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Biden's Plan for Broadband Isn't Bold Enough

Bhaskar Chakravorti weighs in on President Biden's $2 trillion infrastructure plan, asking whether it supports the country's growing broadband needs.

President Joe Biden’s $2 trillion infrastructure plan is smart to look beyond ports and potholes. But I worry about the part of the plan aimed at expanding broadband. It’s both too ambitious and not ambitious enough.

Make no mistake, broadband is infrastructure. It’s unacceptable that American schoolchildren have to piggyback on the Wi-Fi provided by fast-food restaurants to submit homework, and and adults have uneven internet access as they hold down remote jobs, apply for jobs, or make Covid vaccine appointments. The problem needs fixing — and soon.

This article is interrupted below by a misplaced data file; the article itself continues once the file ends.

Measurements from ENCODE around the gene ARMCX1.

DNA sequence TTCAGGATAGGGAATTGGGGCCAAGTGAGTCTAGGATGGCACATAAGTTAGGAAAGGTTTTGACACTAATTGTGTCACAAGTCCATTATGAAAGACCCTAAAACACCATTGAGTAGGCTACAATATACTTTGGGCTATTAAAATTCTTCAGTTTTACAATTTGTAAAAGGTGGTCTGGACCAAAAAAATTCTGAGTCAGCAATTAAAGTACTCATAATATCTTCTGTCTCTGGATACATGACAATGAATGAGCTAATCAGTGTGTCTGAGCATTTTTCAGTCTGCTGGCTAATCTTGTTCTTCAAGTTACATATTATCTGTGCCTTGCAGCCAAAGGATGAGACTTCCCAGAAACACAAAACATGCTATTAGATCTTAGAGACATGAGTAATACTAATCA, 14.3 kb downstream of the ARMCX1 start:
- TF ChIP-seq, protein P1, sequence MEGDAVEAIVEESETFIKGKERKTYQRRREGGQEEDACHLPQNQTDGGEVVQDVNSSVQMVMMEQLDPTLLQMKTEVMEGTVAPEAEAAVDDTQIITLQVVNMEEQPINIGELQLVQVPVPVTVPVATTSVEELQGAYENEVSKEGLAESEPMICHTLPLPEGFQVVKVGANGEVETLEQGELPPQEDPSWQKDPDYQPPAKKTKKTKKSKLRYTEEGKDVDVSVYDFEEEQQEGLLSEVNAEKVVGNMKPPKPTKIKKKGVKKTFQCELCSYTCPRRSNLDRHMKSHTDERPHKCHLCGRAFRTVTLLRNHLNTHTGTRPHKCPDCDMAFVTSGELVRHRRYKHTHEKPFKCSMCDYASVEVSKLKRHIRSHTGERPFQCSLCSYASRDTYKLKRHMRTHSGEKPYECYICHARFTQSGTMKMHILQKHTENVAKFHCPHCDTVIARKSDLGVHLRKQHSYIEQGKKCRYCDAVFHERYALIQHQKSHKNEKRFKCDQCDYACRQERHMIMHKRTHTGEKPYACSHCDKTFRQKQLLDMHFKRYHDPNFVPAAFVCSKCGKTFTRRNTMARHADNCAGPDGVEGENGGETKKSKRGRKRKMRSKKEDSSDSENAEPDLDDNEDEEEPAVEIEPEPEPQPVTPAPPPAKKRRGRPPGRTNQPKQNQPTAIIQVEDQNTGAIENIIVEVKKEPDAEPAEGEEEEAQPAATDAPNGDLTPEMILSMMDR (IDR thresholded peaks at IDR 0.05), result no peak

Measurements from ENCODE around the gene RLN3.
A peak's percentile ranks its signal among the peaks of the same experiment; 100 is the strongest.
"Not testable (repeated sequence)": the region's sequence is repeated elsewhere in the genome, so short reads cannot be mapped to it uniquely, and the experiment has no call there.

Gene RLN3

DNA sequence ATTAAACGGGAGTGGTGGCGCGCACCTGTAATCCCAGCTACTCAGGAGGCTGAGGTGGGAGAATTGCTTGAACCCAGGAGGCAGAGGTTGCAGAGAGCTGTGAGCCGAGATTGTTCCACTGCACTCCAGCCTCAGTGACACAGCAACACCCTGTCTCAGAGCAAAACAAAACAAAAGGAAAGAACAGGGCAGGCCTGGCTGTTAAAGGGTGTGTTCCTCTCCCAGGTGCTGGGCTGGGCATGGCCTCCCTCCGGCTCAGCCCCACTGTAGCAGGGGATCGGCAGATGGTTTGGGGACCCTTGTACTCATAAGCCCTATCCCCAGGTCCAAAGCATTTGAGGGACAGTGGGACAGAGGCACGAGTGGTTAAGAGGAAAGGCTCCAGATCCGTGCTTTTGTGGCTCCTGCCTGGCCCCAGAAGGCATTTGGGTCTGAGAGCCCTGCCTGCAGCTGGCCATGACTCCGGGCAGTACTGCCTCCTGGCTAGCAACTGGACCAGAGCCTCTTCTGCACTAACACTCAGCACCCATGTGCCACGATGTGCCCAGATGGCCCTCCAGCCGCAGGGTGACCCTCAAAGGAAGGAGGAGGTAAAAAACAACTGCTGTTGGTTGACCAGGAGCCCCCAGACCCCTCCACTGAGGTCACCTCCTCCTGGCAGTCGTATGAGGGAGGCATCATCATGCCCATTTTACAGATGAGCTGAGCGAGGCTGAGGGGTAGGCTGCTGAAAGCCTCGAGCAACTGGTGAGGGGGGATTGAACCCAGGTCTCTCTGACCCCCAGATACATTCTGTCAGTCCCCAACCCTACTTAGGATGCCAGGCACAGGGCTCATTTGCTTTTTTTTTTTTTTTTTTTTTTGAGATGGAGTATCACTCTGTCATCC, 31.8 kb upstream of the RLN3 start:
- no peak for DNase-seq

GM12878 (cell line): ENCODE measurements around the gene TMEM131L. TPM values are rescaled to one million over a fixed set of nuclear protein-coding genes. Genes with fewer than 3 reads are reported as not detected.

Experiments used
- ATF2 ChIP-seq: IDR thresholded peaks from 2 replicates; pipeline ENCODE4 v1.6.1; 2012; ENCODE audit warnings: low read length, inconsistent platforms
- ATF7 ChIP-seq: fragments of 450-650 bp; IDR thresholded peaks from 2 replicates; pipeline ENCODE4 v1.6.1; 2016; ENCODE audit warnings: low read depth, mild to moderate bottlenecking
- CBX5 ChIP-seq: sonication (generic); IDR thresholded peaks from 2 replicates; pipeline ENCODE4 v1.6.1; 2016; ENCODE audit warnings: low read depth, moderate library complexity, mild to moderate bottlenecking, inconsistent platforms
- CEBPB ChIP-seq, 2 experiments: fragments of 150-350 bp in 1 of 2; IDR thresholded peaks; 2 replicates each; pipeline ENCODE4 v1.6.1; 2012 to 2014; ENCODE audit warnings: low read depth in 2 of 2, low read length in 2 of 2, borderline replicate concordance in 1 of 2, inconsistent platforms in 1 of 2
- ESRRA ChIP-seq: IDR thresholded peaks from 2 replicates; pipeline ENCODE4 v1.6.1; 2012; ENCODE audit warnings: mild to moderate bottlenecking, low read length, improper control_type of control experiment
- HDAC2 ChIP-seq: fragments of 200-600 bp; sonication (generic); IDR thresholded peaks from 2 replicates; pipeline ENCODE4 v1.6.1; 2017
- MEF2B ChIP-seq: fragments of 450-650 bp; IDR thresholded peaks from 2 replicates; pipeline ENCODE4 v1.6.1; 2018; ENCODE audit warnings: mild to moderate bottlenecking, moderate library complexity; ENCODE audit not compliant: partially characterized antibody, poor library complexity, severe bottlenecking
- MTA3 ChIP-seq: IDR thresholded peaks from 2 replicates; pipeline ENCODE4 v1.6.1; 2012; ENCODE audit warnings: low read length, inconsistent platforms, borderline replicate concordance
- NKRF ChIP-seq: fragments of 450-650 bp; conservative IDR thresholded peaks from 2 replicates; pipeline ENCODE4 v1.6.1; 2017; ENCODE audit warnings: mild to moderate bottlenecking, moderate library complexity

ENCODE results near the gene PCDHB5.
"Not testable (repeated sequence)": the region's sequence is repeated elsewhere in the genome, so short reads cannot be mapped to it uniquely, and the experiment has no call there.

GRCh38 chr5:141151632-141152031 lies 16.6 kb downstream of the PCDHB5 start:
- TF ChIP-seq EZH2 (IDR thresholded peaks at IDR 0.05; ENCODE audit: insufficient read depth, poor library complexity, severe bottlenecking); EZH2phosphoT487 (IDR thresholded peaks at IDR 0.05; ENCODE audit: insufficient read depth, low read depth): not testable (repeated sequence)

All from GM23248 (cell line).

But the Biden plan doesn’t ask for enough money to fix it. It proposes a $100 billion budget over eight years to close America’s digital divide, similar to a parallel bill in Congress. These proposals are predicated on an incorrect FCC mapping of the country’s digital infrastructure that estimates that there are “fewer than 14.5 million” people who lack broadband internet access. The estimate is so far off the mark that the current acting FCC chair, Jessica Rosenworcel, has acknowledged it and commissioned a proper mapping of broadband nationwide.

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